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Last Updated on May 6, 2015, by eNotes Editorial. Word Count: 921

Alfred Bertram Guthrie, Jr., earned a deserved reputation as an important American novelist, winning both popular and critical acclaim for his major novels that dramatize Western settlement in the Rocky Mountain region.

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When Guthrie was six months old, his family moved to Choteau, Montana. From his father, the first principal of the local high school and later publisher of a newspaper, Guthrie learned to respect historical research and to love the spacious beauty of the land, which evoked a sense of freedom. Attracted to writing as a career early in life, Guthrie worked during his high school years on the Choteau Acantha. He majored in journalism at the University of Washington and later at the University of Montana, from which he graduated with honors in 1923, and which awarded Guthrie an honorary Doctorate of Literature in 1949.

In 1926, he became a reporter for Kentucky’s Lexington Leader, where he remained for twenty years, eventually becoming executive editor. In 1931, he married Harriet Helen Larson, a childhood friend from Choteau, and they had a son and a daughter. Guthrie first tried his hand at fiction with Murders at Moon Dance, a weak novel which anticipated his later, more successful fusion of detective and Western fiction. In 1944, Guthrie won a Nieman Fellowship at Harvard University, which gave him free access to the library, classes, and faculty. He had already begun writing The Big Sky, and he resumed work on the manuscript under the direction of Theodore Morrison. Before returning to Kentucky, he attended the Bread Loaf Writers’ Conference in Vermont, where he was encouraged to continue to work on his manuscript. The novel, published in 1947, was called the definitive novel of the mountain man in the 1840’s. Encouraged by The Big Sky’s success, Guthrie resigned from the Lexington Leader to become a full-time novelist. The Way West, a novel of the Oregon Trail during the 1850’s, was chosen as a Book-of-the-Month Club selection and won for Guthrie a Pulitzer Prize in 1950. It became apparent that Guthrie had embarked on an ambitious project to fictionalize phases of the westward movement that, to him, represented the essence of the American experience.

Although Guthrie wrote screenplays and several short stories in the 1950’s, his major literary achievement during this period was his third novel of Western settlement, These Thousand Hills, a narrative of the cattle industry in Montana in the 1880’s. Guthrie had moved back to Montana in 1953, and this spacious, beautiful landscape would become the setting for the rest of his fiction. In 1960 Guthrie collected his short stories in The Big It. He and his wife were divorced in 1962, and in 1965 Guthrie published his autobiography, The Blue Hen’s Chick, which illuminates the themes of his novels and the autobiographical direction his later fiction would take. In 1969, the year after his former wife died, Guthrie married Carol B. Luthin. He resumed his fictional re-creation of Western settlement in 1971, when he published Arfive, a novel focusing on small-town life from the turn of the century to World War I; Arfive was followed by The Last Valley, a sequel that carries the narrative forward to 1946. Returning to the period of his most successful fiction, Guthrie published Fair Land, Fair Land, the narrative of Dick Summers (the guide in The Way West), who returns to his life as a hunter and trapper in Montana from 1845 to 1870. Guthrie’s interest in the detective-Western genre, reflected in his first novel, Murders at Moon Dance, became apparent in 1973 with the publication of Wild Pitch. This novel and its sequels (The Genuine Article, No Second Wind, and Playing Catch-Up) form a sort of Bildungsroman of the narrator, youthful Jason Beard, who relates the adventures of his friend and mentor, Sheriff Chick Charleston.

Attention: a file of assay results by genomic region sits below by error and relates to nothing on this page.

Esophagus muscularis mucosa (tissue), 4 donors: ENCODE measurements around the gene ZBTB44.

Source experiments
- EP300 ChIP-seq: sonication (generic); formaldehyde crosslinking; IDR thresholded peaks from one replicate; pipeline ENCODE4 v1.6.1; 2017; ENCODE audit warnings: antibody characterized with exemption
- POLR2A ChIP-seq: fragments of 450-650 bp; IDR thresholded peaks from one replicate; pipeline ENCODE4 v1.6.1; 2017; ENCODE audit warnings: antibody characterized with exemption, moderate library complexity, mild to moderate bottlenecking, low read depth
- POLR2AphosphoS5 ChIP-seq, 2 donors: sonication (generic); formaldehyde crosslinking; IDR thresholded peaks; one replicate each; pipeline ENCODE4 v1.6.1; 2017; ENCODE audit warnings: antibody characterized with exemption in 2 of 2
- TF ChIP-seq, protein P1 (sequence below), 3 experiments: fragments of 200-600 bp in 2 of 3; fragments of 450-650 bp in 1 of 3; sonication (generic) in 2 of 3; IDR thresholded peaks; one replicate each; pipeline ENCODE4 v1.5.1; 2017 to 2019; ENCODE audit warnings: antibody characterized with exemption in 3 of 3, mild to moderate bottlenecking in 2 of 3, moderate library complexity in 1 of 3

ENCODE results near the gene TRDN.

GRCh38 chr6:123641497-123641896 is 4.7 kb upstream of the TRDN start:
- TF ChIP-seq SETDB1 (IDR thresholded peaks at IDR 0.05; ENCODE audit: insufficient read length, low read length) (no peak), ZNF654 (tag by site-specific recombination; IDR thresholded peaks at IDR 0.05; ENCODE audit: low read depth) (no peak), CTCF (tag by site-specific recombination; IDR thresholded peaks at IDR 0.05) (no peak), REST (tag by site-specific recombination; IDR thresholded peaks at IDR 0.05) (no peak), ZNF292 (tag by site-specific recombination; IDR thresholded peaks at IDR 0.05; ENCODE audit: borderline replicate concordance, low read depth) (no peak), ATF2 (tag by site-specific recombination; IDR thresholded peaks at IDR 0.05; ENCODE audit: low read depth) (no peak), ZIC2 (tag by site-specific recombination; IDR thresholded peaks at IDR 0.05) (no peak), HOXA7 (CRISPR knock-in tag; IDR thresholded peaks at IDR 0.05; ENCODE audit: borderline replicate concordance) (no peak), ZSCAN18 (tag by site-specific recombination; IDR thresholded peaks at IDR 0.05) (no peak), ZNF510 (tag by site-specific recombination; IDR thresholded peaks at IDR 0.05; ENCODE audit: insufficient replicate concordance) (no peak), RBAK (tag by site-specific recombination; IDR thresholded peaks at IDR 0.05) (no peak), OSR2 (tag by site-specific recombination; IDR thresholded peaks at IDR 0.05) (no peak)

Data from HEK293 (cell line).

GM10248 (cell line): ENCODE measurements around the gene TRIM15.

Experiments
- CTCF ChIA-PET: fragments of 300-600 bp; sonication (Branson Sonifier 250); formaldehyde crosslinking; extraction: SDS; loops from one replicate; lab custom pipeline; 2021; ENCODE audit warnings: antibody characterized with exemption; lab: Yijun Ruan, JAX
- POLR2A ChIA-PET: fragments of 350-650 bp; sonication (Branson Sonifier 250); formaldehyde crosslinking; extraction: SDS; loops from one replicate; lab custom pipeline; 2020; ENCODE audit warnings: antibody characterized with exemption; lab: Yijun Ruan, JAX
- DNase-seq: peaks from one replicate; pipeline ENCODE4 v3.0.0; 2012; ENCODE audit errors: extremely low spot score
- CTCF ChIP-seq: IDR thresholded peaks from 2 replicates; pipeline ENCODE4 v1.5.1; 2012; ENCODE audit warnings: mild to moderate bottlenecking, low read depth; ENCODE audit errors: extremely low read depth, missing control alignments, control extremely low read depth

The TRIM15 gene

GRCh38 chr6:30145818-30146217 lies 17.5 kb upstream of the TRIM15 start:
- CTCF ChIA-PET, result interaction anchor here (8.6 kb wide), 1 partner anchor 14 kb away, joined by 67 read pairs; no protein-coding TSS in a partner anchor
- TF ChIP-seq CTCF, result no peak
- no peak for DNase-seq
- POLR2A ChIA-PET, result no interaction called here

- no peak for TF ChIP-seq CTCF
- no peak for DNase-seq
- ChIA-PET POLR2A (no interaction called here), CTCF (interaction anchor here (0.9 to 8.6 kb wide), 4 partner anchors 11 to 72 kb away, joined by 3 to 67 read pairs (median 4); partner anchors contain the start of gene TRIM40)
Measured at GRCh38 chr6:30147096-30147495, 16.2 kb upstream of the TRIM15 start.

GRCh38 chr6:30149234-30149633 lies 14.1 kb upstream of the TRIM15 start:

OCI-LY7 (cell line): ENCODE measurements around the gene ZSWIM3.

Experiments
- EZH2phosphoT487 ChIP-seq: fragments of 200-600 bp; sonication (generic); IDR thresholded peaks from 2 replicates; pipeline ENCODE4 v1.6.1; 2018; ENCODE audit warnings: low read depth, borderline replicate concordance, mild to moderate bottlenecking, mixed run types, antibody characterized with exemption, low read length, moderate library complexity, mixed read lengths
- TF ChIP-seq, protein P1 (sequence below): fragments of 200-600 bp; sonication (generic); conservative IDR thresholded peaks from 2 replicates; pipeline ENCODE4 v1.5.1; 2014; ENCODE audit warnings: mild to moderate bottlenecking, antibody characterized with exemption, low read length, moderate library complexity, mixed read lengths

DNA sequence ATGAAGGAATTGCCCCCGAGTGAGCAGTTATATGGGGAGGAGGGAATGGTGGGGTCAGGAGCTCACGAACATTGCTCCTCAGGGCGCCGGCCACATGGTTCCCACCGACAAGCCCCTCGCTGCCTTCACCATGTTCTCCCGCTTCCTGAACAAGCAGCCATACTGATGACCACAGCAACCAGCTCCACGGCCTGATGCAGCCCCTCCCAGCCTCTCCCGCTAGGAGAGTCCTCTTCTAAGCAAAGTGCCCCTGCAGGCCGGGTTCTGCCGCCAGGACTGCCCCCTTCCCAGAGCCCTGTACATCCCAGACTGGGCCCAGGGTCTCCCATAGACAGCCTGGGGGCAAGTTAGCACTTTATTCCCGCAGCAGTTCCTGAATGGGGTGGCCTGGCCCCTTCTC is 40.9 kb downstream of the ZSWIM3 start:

From the beginning, Guthrie’s major purpose as a writer was to create a series of interrelated novels about the westward movement that would faithfully render time and place while interpreting American life to the American people. Guthrie’s special power as a novelist lies in his ability to dramatize in spare, uncluttered prose the great spiritual adventure of moving westward in terms of the personable qualities of unbelievable characters. Guthrie shows the influence of the landscape and sky in forming within these characters a breadth of vision and a sense of freedom, revealing their inherent strengths and weaknesses as they respond to the challenge of the natural world. In this portrayal of character, Guthrie conveys a realistic sense of history as process and change. Progress and civilization inevitably diminish earlier values, the wild freedom and spiritual breadth of vision necessarily shrinking in the face of the rules, laws, and compromises that accompany the complex relationships of community life. The dominant tone of Guthrie’s fiction is elegiac because of his pervasive sense of loss.

Intensifying the elegiac tone is Guthrie’s tragic perception that people kill the things they love most because choices are never “clean.” A mountain man kills off the beaver that made his free life possible and then serves as a guide to settlers. A cattleman’s desire for success and prominence costs him his less reputable friends. A high school principal’s effort to win acceptance is accompanied by an inner struggle between his Puritan values and the Thoreauvian freedom experienced in his relationship with the landscape. A newspaper man must resolve his attitude toward a government dam that brings benefits and irreversible loss. In all Guthrie’s novels, the characters move away from self-centeredness toward a more tolerant acceptance of the world as it really is.

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